[mesa-users] Using MESA on a 16 core machine
paxton at kitp.ucsb.edu
Sat Jul 9 17:45:36 EDT 2011
MESA will use OpenMP by default, and OpenMP will use the number of threads specified by the environment variable OMP_NUM_THREADS.
So you can do setenv or export to control how many threads are used.
My impression has been that the ifort implementation of OpenMP was significantly better than the gfortran one, but I haven't done a careful comparison.
But if you are interested in improved performance, you should see if there is any way to get ifort. You might at least try a "free sample period" to compare.
Getting mesa/star to make good use of more than 3 or 4 cores is a challenge that I'm working on, but we're not there yet.
On Jul 9, 2011, at 2:22 PM, Nathan Thompson wrote:
> My name is Nathan Thompson and I am a graduate student at Wichita State University. I have been using MESA on my personal computer for about a year to do computations. It is an Intel i7 860 machine (four cores) and does well with the computations.
> Recently, I was given an account on a university computer in order to use that to do computations, a 16 core machine of which I am not 100% sure of the processor type, but I was assured that each of its cores were faster than my i7. However, when I ran the same model in MESA on both boxes, my PC did the computations twice as quickly as the university machine (and I had full use of all 16 cores). Both versions of MESA were compiled using gfortran.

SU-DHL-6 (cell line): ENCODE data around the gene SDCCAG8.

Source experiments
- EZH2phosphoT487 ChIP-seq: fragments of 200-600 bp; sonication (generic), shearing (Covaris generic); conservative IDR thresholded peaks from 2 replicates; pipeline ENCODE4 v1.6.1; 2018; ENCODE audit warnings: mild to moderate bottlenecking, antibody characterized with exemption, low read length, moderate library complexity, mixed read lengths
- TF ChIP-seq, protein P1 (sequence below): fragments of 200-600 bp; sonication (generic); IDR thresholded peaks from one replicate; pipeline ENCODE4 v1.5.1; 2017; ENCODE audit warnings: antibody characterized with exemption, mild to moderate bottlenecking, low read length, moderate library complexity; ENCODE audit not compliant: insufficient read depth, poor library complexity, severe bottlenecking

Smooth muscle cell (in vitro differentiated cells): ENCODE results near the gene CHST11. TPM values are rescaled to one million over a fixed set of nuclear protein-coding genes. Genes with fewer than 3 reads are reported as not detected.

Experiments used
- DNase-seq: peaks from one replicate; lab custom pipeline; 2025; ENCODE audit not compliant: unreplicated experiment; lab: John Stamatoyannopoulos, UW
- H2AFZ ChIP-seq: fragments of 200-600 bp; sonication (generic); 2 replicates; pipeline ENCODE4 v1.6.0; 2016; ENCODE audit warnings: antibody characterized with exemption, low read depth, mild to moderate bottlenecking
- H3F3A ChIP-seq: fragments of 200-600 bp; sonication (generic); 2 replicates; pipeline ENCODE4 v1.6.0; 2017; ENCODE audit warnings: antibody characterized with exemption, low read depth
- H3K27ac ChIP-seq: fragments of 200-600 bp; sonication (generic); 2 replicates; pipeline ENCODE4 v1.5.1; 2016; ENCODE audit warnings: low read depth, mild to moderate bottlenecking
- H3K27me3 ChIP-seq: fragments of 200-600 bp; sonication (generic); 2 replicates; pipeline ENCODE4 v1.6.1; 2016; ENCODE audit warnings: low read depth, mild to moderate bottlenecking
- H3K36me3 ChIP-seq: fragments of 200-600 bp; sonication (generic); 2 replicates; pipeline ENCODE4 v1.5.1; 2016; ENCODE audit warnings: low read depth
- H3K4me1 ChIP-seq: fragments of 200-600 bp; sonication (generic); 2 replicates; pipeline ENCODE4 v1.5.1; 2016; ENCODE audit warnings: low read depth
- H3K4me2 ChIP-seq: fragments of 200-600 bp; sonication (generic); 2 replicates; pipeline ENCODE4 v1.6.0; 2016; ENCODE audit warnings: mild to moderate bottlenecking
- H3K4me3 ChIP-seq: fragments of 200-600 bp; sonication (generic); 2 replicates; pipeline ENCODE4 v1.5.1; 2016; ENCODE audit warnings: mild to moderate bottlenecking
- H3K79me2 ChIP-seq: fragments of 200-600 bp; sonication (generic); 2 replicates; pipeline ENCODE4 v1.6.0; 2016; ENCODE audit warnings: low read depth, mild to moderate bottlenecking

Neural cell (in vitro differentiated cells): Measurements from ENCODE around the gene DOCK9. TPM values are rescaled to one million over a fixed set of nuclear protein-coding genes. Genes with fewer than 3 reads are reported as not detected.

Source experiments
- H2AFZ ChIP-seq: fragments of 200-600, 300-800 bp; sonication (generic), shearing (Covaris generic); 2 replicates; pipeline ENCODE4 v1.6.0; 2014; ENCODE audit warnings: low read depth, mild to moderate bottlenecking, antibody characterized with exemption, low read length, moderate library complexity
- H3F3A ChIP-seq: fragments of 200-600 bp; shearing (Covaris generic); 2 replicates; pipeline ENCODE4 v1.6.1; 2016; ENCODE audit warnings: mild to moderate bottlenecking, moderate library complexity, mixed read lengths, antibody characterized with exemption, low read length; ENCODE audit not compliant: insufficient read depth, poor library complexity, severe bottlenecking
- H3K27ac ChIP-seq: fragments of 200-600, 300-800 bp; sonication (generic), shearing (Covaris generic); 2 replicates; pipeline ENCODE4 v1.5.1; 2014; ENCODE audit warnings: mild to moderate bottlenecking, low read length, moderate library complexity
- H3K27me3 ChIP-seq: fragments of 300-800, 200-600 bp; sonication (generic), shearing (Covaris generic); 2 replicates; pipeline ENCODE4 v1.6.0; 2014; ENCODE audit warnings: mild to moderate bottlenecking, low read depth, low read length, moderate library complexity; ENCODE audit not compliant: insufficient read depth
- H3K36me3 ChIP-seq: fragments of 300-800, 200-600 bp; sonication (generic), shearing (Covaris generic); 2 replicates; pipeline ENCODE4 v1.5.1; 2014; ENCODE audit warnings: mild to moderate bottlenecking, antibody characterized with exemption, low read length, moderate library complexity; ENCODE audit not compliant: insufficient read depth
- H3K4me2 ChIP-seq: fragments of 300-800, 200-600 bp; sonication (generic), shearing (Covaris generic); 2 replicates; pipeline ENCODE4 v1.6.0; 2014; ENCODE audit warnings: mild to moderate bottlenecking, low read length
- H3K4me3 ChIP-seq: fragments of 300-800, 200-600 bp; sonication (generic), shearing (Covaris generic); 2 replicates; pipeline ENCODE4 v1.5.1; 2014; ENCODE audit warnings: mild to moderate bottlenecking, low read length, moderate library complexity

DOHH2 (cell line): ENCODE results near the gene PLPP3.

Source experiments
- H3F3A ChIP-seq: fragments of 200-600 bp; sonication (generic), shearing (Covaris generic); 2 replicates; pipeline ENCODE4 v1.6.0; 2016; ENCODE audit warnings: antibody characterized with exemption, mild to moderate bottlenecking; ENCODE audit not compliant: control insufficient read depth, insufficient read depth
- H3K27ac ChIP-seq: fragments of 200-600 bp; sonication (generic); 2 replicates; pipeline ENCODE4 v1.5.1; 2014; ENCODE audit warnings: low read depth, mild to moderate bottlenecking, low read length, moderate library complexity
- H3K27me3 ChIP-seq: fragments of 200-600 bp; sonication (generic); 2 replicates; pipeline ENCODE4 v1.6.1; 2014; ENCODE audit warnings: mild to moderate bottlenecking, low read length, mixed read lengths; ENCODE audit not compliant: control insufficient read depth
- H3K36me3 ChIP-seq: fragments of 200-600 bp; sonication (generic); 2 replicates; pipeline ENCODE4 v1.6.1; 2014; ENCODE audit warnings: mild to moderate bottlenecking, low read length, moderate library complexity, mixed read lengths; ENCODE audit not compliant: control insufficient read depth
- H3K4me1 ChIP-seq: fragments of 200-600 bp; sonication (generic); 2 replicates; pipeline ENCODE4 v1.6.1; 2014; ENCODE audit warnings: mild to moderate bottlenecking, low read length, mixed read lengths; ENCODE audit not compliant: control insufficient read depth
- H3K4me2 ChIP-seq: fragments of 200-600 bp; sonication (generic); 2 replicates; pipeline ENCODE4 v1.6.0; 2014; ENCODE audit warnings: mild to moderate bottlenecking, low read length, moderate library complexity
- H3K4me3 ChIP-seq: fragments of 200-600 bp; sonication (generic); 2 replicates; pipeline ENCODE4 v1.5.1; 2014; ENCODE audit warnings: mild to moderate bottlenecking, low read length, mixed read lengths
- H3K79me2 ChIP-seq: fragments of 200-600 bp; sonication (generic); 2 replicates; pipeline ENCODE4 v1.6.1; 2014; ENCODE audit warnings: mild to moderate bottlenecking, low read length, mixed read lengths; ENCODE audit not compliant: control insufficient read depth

> I know the MESA is "thread safe" as stated by the website, but performance is noted to not increase with additional processors. Is there an option that I need to set in MESA to activate the use of OpenMP for multiple threads, or is this enabled "out of the box?" Also, is there a way to limit the number of cores MESA has access to, so that I can test to see if one of these cores is indeed faster than my i7?
> Nathan Thompson
> Wichita State University
> All of the data generated in your IT infrastructure is seriously valuable.
> Why? It contains a definitive record of application performance, security
> threats, fraudulent activity, and more. Splunk takes this data and makes
> sense of it. IT sense. And common sense.
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